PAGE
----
I don’t want to. I stand there, vibrating, ready to leave, but Prester heaves himself up and leaves the room. He locks the door; I hear it engage. Son of a bitch! I’m ready to batter it down, but he isn’t gone long. He comes back carrying . . . my backpack. And the evidence bag with my phone in it.
“Here,” he says. “We already checked your gun and test-fired it. Sophie confirmed your timeline, and Officer Claremont’s statement clears you as well. We cloned your phone.”
He shouldn’t have given me these things, I think; police don’t release evidence, not so easily as all that. But I can see in his tired eyes that he’s worried about my kids, and about me. He has good reason for both.
I take the backpack and sling it over my shoulder, then slip my phone out of the evidence bag and turn it on. I’ve still got decent battery on it, which is lucky, because I can’t go back home for my charger. I slip it into the side pocket of the backpack.
“Thank you,” I tell him, twisting the door handle. It opens without resistance, and though there’s a police officer passing, he just gives me a look and moves on. Nobody steps in to block my path.
I turn and look back at Prester. He looks defeated. Frustrated.
“Get them to sand down that edge on the table,” I tell him. “Somebody could open a vein with that thing.”
He looks where I point and reaches over to run a finger across it.
Before he can say anything, if he intends to, I’m heading out through the bullpen. I grab the first detective I see—the young one who was holding Prester’s coffee this morning—and ask where Sam Cade is. He tells me that Cade’s out with one of the search teams, and I tell him I need a ride to join them. I can see by the look on his face that he’s not here to be my taxi service.
“I’ll take her,” says a voice from behind me, and I turn to see Lancel Graham. He’s not in his uniform; he’s in a light flannel shirt, worn old jeans, hiking boots. He has at least a day’s growth of heavy, blond beard. He looks like a Nordic travel poster. “I’m headed out there to join them. Gwen, sorry. I’d taken my boys out camping up on the mountain. Came back as soon as I heard about your kids. You okay?”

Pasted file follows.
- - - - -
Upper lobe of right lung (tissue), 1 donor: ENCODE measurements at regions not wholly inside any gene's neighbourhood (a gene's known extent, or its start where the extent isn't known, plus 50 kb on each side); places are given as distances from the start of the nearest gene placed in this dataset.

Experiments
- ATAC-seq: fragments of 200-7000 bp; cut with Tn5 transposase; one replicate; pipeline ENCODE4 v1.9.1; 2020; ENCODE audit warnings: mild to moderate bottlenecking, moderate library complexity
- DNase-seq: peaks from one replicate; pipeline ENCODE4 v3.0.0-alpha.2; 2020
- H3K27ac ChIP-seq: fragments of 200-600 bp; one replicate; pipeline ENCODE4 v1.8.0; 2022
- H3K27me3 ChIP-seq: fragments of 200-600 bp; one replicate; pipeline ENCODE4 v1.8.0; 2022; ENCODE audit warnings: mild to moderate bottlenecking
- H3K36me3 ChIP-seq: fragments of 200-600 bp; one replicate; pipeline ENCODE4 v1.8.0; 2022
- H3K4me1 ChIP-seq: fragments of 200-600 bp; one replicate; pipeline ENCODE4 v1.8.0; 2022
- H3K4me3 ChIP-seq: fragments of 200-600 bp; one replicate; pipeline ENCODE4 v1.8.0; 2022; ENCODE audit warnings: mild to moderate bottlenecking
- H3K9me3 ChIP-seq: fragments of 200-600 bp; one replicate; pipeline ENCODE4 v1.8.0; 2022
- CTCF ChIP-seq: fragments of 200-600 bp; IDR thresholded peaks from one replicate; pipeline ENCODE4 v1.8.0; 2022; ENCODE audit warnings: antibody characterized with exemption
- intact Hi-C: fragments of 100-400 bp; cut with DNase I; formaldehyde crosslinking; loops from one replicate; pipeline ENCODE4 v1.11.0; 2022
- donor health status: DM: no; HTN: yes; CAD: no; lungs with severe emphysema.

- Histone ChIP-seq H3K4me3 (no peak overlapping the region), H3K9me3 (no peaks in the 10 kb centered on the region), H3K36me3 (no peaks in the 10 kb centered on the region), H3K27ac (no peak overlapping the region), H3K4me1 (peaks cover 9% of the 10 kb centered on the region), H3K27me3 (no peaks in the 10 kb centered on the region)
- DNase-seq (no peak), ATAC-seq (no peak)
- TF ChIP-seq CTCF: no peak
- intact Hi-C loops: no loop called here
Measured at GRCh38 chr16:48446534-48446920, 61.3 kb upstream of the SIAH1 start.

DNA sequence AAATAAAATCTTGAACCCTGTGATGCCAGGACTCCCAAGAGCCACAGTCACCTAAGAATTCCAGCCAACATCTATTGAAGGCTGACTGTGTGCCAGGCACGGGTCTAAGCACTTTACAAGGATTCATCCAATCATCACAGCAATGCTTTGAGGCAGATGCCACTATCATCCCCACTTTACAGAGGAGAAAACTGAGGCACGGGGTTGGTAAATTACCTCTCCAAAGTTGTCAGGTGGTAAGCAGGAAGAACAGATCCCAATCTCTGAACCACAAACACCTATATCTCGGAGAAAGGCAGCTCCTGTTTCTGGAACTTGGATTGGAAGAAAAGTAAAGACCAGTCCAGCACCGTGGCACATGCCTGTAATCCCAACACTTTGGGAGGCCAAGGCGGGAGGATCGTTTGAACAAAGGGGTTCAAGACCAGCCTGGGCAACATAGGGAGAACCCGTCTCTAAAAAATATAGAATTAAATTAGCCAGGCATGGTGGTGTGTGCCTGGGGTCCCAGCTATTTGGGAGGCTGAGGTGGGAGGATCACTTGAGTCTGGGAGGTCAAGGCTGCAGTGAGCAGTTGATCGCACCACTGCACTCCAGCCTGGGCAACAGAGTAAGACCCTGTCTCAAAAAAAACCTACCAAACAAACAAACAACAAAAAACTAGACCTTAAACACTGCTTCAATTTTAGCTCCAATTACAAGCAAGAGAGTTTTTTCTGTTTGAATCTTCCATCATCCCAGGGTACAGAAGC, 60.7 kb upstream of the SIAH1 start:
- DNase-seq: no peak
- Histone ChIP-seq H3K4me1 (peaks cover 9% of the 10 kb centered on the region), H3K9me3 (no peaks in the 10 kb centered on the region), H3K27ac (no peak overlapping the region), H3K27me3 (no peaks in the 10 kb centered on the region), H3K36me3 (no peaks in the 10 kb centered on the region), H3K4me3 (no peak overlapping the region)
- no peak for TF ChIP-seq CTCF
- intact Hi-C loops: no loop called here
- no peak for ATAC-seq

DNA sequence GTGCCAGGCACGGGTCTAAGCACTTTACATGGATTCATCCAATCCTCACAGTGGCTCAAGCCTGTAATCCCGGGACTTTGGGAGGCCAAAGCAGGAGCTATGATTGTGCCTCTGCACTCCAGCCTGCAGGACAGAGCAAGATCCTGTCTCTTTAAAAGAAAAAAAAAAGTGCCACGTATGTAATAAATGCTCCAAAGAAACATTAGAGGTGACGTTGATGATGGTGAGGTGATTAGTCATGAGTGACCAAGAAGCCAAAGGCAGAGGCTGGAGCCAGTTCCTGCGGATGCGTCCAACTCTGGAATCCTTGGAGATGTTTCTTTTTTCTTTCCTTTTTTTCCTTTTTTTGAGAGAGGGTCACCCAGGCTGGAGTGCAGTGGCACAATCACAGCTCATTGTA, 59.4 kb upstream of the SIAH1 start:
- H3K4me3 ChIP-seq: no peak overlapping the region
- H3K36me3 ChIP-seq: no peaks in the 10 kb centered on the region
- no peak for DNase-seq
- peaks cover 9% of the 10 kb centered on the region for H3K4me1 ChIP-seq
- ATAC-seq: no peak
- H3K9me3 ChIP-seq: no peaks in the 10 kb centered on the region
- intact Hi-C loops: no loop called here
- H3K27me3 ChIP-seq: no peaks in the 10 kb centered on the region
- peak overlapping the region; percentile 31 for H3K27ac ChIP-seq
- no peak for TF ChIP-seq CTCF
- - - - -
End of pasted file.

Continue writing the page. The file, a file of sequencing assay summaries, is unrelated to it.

I swallow and nod, suddenly feeling wrecked by his sympathy, the steady way he’s looking at me. Kindness is hard. The detective, who’s not looking at me at all, as if I might infect him with Serial Killer Relative disease, seems relieved. “Yeah,” he says to Graham. “You do that.” They, I sense, are neither friends nor friendly. Graham doesn’t spare the other man a glance, though. He leads the way out through the doors under the awning, and the sudden chill in the air surprises me. My breath puffs faintly white.
Rain falls in a shimmering silver curtain, kept at bay only by the roof above us that extends out in a blunt square. I can see red and green stoplights in the distance, and the glow of streetlights over the parking lot, but the details are watercolored. “Wait here,” Graham says. He takes off into the rain at a jog. In about a minute he’s back at the helm of a massive SUV, one that’s seen rough road that even the current monsoon can’t completely wash off. A dark gray or black. The orange-tinted streetlights make it difficult to judge.
He pops the front passenger door and I scramble in fast—not fast enough to avoid a torrent of cold water that slicks my hair and runs chilly fingers down my neck and back. My backpack slips to the floor and blends in with the darkness in the foot well. He’s got the heater on, and I warm my hands in front of it, grateful for the consideration. “Where are we going?” I ask him. He puts the SUV in gear and as he does, the automatic feature pops the locks down with a harsh snap. I put my seat belt on. This vehicle rides far higher up than my Jeep; I feel like I’m on a double-decker bus. But I admit that the ride’s smooth as he pulls out of the parking lot, into the rain-clogged, nearly deserted streets of Norton.
“You wanted to find Sam Cade, right?” Graham says. “I gave him a ride into the back country, up the hill from my house. Rough out there, though. He was joining up with a party that was going to work their way up. Might not be easy to catch up to him now; you sure you want to do that?”